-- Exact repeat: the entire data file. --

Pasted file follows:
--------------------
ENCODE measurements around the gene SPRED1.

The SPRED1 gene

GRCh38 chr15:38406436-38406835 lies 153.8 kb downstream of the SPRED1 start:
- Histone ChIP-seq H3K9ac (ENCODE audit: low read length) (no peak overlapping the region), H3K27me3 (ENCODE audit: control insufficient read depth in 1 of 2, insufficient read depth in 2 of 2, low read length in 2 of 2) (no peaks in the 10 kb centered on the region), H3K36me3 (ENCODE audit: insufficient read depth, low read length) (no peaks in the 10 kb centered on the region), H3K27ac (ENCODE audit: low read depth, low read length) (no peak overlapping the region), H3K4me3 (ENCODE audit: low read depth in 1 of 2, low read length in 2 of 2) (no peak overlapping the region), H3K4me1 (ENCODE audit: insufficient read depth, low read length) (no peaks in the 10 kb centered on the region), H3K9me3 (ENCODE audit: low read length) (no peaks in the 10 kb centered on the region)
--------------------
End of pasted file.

ENCODE measurements around the gene SPRED1.

The SPRED1 gene

GRCh38 chr15:38406436-38406835 lies 153.8 kb downstream of the SPRED1 start:
- Histone ChIP-seq H3K9ac (ENCODE audit: low read length) (no peak overlapping the region), H3K27me3 (ENCODE audit: control insufficient read depth in 1 of 2, insufficient read depth in 2 of 2, low read length in 2 of 2) (no peaks in the 10 kb centered on the region), H3K36me3 (ENCODE audit: insufficient read depth, low read length) (no peaks in the 10 kb centered on the region), H3K27ac (ENCODE audit: low read depth, low read length) (no peak overlapping the region), H3K4me3 (ENCODE audit: low read depth in 1 of 2, low read length in 2 of 2) (no peak overlapping the region), H3K4me1 (ENCODE audit: insufficient read depth, low read length) (no peaks in the 10 kb centered on the region), H3K9me3 (ENCODE audit: low read length) (no peaks in the 10 kb centered on the region)